The validity of the World Health Organisation's obesity body mass index criteria in a Turkish population: a hospital-based study

Emre Bozkirli, Melek Eda Ertorer, Okan Bakiner, Neslihan Bascil Tutuncu, Nilgun Guvener Demirag
Asia Pacific Journal of Clinical Nutrition 2007, 16 (3): 443-7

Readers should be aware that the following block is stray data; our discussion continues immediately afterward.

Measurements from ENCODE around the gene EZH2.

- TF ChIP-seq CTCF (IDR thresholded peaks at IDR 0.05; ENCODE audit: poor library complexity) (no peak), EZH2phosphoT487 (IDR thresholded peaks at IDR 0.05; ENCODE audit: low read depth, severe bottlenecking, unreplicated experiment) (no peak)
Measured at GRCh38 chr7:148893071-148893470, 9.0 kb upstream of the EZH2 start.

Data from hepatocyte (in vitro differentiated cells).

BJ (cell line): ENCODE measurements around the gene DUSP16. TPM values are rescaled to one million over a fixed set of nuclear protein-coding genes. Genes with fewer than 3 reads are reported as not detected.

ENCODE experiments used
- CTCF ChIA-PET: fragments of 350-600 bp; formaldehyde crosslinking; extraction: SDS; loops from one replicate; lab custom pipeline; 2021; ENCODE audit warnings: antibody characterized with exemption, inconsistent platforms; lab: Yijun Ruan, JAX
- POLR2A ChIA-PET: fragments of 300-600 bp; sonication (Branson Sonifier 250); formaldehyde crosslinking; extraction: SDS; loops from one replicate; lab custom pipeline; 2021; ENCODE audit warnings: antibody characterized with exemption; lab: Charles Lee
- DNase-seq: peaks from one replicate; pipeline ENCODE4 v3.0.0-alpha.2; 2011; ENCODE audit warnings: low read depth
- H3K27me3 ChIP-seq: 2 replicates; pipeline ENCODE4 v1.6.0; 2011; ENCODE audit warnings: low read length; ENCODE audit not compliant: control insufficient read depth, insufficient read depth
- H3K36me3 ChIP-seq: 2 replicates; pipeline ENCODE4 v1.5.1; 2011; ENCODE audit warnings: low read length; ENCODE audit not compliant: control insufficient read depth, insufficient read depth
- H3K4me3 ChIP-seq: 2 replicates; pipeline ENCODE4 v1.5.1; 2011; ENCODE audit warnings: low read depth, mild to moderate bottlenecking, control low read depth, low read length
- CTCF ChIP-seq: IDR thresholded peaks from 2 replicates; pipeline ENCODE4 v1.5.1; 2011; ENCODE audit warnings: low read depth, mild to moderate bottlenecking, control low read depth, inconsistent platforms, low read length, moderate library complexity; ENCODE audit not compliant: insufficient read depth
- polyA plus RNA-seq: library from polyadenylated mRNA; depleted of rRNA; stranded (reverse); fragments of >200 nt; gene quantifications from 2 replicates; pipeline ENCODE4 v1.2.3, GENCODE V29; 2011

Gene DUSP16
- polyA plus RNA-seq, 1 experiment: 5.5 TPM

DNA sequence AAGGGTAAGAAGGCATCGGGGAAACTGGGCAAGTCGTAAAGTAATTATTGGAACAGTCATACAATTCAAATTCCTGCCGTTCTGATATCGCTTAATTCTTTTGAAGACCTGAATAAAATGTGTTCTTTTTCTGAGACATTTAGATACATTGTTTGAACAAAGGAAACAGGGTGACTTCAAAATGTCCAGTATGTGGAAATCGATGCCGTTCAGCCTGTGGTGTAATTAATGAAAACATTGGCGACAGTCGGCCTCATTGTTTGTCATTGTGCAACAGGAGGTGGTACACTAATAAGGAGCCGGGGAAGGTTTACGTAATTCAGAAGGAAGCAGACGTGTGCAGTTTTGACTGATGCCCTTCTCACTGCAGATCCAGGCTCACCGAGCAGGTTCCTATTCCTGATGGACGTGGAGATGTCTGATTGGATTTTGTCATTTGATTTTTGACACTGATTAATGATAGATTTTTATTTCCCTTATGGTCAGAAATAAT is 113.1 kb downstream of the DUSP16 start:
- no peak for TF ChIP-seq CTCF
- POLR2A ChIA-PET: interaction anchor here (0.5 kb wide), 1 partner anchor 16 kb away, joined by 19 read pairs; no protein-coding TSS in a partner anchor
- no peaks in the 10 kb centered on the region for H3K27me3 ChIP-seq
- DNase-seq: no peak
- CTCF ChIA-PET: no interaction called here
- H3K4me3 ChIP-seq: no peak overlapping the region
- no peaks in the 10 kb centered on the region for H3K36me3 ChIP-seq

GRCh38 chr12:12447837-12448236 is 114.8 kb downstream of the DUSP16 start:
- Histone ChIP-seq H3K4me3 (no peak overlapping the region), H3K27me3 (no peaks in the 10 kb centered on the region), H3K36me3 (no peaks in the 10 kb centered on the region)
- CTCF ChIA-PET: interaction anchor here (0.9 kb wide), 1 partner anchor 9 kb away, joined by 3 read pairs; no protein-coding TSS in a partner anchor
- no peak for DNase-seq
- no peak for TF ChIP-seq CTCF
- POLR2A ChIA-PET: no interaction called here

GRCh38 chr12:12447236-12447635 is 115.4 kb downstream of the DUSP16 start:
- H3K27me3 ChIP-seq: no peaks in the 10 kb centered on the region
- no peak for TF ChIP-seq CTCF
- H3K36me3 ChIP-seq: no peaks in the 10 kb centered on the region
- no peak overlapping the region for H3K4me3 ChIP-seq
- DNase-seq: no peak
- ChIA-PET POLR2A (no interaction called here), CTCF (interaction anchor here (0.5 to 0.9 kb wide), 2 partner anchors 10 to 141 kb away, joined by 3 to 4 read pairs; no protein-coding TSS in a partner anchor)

Our aim was to determine the relationship between body fat percentage (BF%) and body mass index (BMI) and to evaluate the validity of World Health Organisation's BMI cut-off values for obesity. Adult out-patients (n=909, 249 men, 660 women), mean age; 40.5 +/- 14.1 years were included. According to WHO's BMI criteria, 440 subjects were obese (79 men, 361 women). The BF% of participants were measured using a bioelectrical impedance analysis (BIA) system (TANITA). Randomly selected 30 patients were also subjected to the dual-energy X-ray absorptiometry (DEXA) procedure for evaluation of the validity of TANITA measurements. The BF% results obtained by DEXA and TANITA revealed good correlation (r =0.952, p= 0.382). There was a positive correlation between BF% and BMI (p<0.001) for both methods. Cut-off values for BMI were calculated as 28.0 kg/m2 for women, 28.2 kg/m2 for men, if obesity was defined as BF >= 25% in men, >= 35% in women according to WHOfs criteria. Using the new cut-off values, the frequency of obesity increased up to 33.9% in our group. The increase was more pronounced in men (67.1% vs. 26.6%). The WHO cut-off values underestimated the frequency of obesity in this population. Further studies are warranted for different ethnic groups.

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